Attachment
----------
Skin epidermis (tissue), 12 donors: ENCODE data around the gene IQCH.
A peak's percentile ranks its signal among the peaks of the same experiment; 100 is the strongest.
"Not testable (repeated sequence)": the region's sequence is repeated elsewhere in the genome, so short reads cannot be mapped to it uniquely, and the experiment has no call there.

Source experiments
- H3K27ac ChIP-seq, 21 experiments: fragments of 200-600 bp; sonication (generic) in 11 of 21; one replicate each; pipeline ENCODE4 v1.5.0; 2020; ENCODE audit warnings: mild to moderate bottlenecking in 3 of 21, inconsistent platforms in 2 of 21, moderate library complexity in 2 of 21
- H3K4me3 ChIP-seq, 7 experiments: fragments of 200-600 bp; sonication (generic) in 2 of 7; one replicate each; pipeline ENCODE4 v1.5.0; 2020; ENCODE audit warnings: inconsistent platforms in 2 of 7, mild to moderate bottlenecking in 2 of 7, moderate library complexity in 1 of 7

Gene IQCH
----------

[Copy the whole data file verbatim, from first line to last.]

Skin epidermis (tissue), 12 donors: ENCODE data around the gene IQCH.
A peak's percentile ranks its signal among the peaks of the same experiment; 100 is the strongest.
"Not testable (repeated sequence)": the region's sequence is repeated elsewhere in the genome, so short reads cannot be mapped to it uniquely, and the experiment has no call there.

Source experiments
- H3K27ac ChIP-seq, 21 experiments: fragments of 200-600 bp; sonication (generic) in 11 of 21; one replicate each; pipeline ENCODE4 v1.5.0; 2020; ENCODE audit warnings: mild to moderate bottlenecking in 3 of 21, inconsistent platforms in 2 of 21, moderate library complexity in 2 of 21
- H3K4me3 ChIP-seq, 7 experiments: fragments of 200-600 bp; sonication (generic) in 2 of 7; one replicate each; pipeline ENCODE4 v1.5.0; 2020; ENCODE audit warnings: inconsistent platforms in 2 of 7, mild to moderate bottlenecking in 2 of 7, moderate library complexity in 1 of 7

Gene IQCH